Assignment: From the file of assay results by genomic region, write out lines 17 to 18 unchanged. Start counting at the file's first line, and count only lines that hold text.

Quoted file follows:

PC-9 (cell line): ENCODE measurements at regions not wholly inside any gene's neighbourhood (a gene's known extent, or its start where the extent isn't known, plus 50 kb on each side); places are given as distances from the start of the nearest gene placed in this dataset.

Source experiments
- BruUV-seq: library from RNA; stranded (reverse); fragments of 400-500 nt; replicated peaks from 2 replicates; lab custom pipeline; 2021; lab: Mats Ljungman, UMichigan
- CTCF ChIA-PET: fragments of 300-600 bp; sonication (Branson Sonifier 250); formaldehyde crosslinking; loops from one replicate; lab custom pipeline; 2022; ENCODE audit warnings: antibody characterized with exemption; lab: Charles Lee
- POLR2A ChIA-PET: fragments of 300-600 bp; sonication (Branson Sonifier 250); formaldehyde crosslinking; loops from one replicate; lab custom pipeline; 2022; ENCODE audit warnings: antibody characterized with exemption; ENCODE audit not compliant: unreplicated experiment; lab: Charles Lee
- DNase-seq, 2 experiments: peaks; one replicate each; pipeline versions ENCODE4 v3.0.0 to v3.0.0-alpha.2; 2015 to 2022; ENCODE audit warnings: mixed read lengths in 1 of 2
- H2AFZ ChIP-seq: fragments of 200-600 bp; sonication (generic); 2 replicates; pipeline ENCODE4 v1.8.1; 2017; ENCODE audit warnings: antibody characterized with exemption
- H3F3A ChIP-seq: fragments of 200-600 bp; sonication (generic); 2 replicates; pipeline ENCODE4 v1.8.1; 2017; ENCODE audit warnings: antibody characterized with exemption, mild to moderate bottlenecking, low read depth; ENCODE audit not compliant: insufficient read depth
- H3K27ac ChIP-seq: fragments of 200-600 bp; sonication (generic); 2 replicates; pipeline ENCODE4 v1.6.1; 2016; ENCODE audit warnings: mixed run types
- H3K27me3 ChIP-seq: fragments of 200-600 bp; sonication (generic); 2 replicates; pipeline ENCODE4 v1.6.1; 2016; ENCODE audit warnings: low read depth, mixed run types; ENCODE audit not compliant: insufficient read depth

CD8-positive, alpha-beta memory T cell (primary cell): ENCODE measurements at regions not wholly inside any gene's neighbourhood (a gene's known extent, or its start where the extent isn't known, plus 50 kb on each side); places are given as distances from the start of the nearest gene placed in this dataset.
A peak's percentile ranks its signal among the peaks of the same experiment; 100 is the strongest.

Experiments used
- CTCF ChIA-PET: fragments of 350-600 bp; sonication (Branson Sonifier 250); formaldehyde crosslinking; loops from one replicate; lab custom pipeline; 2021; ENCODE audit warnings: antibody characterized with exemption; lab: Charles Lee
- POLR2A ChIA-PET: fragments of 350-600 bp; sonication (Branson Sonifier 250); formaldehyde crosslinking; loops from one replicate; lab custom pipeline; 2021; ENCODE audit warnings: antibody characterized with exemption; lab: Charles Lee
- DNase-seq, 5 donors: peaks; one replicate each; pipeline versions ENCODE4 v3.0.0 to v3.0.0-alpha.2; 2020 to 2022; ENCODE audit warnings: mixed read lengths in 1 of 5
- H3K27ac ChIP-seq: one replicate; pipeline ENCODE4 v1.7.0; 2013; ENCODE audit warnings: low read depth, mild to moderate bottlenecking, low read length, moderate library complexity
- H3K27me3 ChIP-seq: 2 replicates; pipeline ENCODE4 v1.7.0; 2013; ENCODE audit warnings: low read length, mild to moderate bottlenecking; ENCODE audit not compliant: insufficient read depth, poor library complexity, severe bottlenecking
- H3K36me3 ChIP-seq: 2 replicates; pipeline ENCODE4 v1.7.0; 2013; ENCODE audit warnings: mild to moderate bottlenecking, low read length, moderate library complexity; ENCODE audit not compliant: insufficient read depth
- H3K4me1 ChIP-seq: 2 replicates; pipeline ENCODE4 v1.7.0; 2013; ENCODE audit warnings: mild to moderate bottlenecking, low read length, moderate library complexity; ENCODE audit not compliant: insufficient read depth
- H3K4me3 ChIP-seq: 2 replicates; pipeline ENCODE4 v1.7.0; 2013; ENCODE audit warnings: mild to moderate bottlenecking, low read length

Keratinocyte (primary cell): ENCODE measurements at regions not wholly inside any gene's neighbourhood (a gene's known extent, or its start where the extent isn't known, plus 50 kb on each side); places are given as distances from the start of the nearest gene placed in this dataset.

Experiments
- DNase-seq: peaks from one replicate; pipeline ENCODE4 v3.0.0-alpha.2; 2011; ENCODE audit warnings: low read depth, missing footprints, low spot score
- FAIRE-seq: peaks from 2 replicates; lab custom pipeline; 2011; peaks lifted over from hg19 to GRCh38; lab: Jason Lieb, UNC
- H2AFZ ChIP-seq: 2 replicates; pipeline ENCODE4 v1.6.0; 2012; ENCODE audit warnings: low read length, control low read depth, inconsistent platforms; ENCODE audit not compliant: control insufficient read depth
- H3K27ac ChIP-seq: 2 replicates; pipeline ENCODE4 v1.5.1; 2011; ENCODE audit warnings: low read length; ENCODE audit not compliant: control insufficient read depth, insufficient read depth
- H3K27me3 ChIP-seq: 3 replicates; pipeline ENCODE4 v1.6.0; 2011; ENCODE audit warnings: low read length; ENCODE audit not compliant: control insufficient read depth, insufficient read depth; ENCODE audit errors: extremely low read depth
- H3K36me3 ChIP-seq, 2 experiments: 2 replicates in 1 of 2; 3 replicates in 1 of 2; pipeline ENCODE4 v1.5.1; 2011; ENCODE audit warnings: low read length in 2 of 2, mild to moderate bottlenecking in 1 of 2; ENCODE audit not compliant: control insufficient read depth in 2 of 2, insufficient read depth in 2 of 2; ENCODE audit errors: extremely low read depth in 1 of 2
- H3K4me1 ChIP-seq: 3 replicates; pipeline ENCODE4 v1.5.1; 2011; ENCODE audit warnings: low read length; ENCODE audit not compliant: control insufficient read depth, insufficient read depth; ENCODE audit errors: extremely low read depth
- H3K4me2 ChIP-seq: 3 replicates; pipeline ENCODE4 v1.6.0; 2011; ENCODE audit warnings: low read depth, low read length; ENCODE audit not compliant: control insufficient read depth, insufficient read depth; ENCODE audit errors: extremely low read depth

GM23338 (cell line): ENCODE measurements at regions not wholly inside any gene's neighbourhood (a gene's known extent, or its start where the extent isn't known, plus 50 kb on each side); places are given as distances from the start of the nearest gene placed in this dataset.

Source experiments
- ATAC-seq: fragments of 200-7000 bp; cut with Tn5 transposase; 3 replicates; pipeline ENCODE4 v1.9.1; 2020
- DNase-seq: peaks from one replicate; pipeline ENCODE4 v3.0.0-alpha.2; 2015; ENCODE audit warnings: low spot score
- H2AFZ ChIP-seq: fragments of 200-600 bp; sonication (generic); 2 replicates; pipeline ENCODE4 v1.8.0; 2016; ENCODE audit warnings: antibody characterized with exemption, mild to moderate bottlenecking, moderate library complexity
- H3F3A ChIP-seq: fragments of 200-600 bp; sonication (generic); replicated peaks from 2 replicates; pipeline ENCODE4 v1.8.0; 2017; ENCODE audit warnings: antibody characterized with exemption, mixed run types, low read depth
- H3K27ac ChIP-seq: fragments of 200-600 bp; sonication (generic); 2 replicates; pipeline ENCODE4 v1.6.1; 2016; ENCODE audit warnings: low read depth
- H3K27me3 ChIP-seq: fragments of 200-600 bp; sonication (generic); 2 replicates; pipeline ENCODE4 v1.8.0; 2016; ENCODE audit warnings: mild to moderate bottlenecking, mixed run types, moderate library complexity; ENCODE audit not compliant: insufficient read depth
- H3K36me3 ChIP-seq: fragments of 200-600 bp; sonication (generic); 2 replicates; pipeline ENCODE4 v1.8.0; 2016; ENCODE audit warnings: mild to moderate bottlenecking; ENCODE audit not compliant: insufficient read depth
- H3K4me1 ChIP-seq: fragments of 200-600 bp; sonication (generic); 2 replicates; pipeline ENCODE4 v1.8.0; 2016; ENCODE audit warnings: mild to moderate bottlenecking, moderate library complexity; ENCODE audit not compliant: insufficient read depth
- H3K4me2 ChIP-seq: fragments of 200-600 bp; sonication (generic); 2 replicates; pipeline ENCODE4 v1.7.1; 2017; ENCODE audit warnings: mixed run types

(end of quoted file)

- H3K27ac ChIP-seq: one replicate; pipeline ENCODE4 v1.7.0; 2013; ENCODE audit warnings: low read depth, mild to moderate bottlenecking, low read length, moderate library complexity
- H3K27me3 ChIP-seq: 2 replicates; pipeline ENCODE4 v1.7.0; 2013; ENCODE audit warnings: low read length, mild to moderate bottlenecking; ENCODE audit not compliant: insufficient read depth, poor library complexity, severe bottlenecking